Monday 19 September 2016


I did this interview in the autumn of 2000, in the bar of London's My Hotel, just before the US presidential elections. One version of it appeared in the Daily Telegraph. The editor there, Casper Lewellyn Smith, was most interested in Marcus' thoughts about punk rock, but Marcus' Dadist take was far too academic for the music he (Casper) loved for different rebellious reasons. Unfortunately I'd found Lipstick Traces enigmatic to the point of incomprehension; punk rock not only couldn't take the weight of Dada which Marcus wanted to load onto it, but the bridge he wanted to build between Punk and surrealism never seemed complete. I wrote the piece anyway for Casper, who cut it severly, and then I wrote this, the more complete version, for Headpress, where it ran in 2001. I also reviewed the re-issue of Mystery Train for the Spectator, which is another story, and met my future ex-wife at My Hotel soon afterwards, which is another another story....

Greil Marcus’ Mystery Train is a landmark of rock criticism, a look at America myth seen through the magic lens of rock and roll, from Robert Johnson through Elvis to The Band. Its publication turned Marcus, at age 30, into an instant eminence grise for an entire generation. There had been writers, like Ralph J Gleason, who had discussed rock music in terms of the wider world, but no one had attempted so wide a sweep, nor accomplished it so gracefully. With one book, Marcus changed rock writing forever, becoming, in effect, the music’s creative conscience.

Indeed, behind Bertold Brecht spectacles, Marcus resembles a cultural commissar. He’s never considered himself a rock critic. “I ignore the industry, don’t go to the parties,” he says. His essays now appear in such rocking outlets as Artforum, Suddeutsche Zeitung, and Salon. But you can still see the excitement behind his eyes each time an idea clicks into place. A sense of risk-taking danger gives Mystery Train its edge. It’s criticism as creative art.
Marcus was in London to promote the 25th anniversary edition of the book (“presented finally the way I always envisioned it”) alongside simultaneous publication of Double Trouble, a collection of essays dealing with a very different American myth. Double Trouble is subtitled “Bill Clinton and Elvis Presley in a Land of No Alternatives.” When we meet at his London hotel, Marcus is worried about the upcoming presidential alternatives to America's First Bubba. He’s living temporarily in New York while he teaches at Princeton University, and although he’s registered to vote there, his wife isn’t.
We registered on the subway. New York sends people to wander the cars, signing up voters; they pay them a commission,” he says. “But only my registration went through. So if an absentee ballot hasn’t arrived by the time we get back, Jenny’s going to fly home to San Francisco, just to vote.” Marcus was born in Palo Alto, outside San Francisco, and educated at Berkeley. His lifelong addiction to rock began with a different sort of poll. I was 11 years old, my favourite song was “All Shook Up.” Chuck Berry’s “School Days” was everyone else’s favourite, and threatening to knock “All Shook Up” out of number one in the local charts. So I went and bought the record, in an unsuccessful attempt to keep Chuck Berry from number one.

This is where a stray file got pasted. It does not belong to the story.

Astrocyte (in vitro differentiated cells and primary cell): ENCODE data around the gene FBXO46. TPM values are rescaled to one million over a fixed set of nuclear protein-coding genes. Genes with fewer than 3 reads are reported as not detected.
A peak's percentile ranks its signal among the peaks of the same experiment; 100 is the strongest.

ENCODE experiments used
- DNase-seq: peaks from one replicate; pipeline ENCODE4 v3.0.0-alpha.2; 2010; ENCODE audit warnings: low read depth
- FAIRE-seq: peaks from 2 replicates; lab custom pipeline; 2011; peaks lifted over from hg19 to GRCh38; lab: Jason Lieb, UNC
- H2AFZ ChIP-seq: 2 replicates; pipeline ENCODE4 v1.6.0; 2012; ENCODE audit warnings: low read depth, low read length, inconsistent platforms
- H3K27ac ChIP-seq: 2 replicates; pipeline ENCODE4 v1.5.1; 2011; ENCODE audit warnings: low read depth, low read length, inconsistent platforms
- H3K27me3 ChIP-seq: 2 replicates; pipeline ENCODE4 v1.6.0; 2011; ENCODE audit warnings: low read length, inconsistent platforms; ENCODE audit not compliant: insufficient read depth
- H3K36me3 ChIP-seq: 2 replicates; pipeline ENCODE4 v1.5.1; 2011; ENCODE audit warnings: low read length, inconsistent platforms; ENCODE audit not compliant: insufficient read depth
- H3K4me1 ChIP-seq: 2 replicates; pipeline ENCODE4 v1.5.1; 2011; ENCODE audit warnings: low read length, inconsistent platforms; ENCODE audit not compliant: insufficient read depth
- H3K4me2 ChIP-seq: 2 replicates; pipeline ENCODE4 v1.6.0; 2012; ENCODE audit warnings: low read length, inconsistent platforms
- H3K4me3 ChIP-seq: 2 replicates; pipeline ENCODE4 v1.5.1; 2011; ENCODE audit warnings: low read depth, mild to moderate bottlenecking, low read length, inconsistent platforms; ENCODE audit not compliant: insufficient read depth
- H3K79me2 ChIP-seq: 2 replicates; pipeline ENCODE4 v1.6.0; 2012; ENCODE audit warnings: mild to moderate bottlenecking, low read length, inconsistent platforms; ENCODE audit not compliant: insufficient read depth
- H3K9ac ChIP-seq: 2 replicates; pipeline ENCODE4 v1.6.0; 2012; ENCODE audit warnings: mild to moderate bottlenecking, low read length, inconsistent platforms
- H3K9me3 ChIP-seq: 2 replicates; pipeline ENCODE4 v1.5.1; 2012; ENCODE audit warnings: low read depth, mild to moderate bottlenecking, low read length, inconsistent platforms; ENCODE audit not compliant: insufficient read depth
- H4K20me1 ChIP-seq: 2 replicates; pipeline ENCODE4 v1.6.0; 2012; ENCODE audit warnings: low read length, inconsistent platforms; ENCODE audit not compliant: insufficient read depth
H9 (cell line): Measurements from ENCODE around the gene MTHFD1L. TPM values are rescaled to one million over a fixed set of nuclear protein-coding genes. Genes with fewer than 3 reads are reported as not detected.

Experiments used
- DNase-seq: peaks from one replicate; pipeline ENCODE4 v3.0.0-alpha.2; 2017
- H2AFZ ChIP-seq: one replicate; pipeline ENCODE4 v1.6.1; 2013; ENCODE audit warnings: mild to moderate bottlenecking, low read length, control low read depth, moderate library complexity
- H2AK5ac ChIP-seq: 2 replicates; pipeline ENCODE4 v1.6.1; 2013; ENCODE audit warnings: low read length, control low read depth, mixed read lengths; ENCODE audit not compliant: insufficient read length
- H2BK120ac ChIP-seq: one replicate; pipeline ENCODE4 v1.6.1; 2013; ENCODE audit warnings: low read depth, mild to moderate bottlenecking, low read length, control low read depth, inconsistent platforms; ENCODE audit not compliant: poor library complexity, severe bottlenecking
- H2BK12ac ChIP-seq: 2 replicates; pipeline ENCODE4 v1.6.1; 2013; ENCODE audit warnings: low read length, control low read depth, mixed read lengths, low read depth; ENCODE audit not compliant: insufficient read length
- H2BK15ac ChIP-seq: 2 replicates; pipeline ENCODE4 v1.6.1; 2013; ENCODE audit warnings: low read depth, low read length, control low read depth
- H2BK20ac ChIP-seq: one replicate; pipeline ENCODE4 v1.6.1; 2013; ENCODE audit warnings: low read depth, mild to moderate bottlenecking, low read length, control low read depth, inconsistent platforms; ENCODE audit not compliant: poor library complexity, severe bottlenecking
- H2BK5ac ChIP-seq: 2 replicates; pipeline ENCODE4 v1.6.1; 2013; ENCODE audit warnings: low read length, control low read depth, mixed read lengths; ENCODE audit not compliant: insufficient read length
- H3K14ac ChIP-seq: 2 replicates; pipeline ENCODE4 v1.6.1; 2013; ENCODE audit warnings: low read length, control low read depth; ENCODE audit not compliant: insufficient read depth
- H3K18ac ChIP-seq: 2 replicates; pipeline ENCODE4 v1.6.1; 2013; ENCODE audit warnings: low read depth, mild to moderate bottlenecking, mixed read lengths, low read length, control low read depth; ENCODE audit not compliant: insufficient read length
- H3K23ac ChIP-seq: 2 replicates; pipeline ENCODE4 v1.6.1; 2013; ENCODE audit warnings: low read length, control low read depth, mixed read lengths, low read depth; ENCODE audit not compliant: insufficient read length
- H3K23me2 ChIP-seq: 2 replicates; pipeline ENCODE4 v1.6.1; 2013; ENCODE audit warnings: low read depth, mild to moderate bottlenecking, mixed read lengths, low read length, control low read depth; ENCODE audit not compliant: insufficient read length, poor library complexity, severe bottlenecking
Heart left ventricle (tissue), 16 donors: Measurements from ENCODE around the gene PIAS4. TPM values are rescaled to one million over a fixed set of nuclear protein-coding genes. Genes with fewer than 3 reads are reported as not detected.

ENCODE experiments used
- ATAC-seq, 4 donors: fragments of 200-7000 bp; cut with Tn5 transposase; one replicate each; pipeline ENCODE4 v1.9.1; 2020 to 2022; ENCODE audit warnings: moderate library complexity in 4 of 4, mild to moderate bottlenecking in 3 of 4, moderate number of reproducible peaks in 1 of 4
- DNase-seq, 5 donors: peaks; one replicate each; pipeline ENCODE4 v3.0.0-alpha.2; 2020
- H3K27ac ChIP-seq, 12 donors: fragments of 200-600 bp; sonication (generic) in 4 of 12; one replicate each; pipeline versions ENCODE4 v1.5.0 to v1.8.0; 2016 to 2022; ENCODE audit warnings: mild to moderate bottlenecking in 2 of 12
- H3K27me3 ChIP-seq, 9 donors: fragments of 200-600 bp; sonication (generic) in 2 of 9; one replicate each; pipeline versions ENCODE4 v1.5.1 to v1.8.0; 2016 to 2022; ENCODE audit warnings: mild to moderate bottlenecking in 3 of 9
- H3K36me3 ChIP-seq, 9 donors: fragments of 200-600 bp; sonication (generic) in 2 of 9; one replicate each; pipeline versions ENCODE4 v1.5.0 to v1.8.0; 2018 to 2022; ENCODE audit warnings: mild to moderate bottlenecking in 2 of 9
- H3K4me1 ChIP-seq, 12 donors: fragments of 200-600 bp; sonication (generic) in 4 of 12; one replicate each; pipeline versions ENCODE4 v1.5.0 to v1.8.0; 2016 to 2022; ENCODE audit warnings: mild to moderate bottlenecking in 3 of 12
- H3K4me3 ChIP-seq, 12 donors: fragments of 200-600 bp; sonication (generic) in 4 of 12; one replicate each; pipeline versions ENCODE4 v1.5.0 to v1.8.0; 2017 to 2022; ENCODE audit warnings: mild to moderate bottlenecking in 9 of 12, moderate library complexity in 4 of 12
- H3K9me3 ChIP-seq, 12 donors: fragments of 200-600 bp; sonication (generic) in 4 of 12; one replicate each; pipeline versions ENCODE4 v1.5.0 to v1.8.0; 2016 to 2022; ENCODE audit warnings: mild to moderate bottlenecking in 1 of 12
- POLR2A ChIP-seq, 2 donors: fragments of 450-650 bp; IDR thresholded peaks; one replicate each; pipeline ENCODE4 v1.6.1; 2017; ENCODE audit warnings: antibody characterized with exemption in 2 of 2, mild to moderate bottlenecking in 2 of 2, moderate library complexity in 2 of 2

He became a “self-conscious” fan in the summer of ’64. “I was interning in Washington, and I’d brought the Beatles’ album with “Money” on it with me. One of my flatmates said ‘what’s the big deal?’ and I said, ‘just listen to the instrumental break, the way you hear the whole machinery of industrial society grinding the man down, and he refuses to go under.’ A light bulb went ‘click’ in my head. I knew it was all bullshit, but I also believed it.”

When Rolling Stone magazine appeared, Marcus submitted a review to editor Jann Wenner, a college buddy. “A week or so later it was printed and I got a check for $12. That was it. I’d spent all my time studying at Berkeley, undergrad and grad school, and my professors seemed to have stopped trying to inspire students, and instead were training them for jobs. It was time to leave.” 
Marcus eventually became Rolling Stone’s book critic, and in Mystery Train he brought the devices of literary criticism to bear on rock music. I ask about what I feel is the particular influence of Leslie Fiedler, author of Love And Death In The American Novel, obvious in the way Marcus uses his personal sensibility to interpret wider issues of myth.

That sums it up pretty well. I thought a book might work if I could combine the instinctive reaction of a fan with the bigger ideas that attracted me. I felt that the whole of America was somehow captured in songs like “Mystery Train”, Robert Johnson’s “Stones In My Passway”, The Band’s “Cripple Creek”, Sly Stone’s “Thank You For Talkin To Me Africa”, Randy Newman’s “Sail Away”. If you’re presuming that, the theoretical ideas wouldn’t work without the visceral reaction.
But that book was really motivated by Watergate, by the idea that the country was up for grabs, being fought over daily. It was tremendously thrilling, but also scary, the sense of a battle taken away before it was finished.” 
Mystery Train was published in 1975, by which time many of the artists profiled had already slipped from the creative peaks Marcus chronicled. Soon Bob Dylan would retreat into born-again Christianity, Sly Stone would begin his odyssey through jail and rehab, Elvis would be beyond comebacks. Almost immediately after Mystery Train appeared, The Band would play their “Last Waltz”. 
Coincidentally, on this trip to London, Marcus read an article in Mojo chronicling the bitterness among the Band’s surviving members over song-writing credits. In Invisible Republic, his study of The Band and Dylan’s Basement Tapes (note: now retitled The Old Weird America), Marcus wrote that he still found himself framing questions for Richard Manuel, who hanged himself in 1986, knowing Manuel could not answer them. Marcus won’t go into some of the aspects of the Mojo article, but remembers when Manuel once told him he hadn’t been able to finish a song in two years. “Why not?” asked Marcus. “I haven’t been able to finish a song in two years,” said Manuel.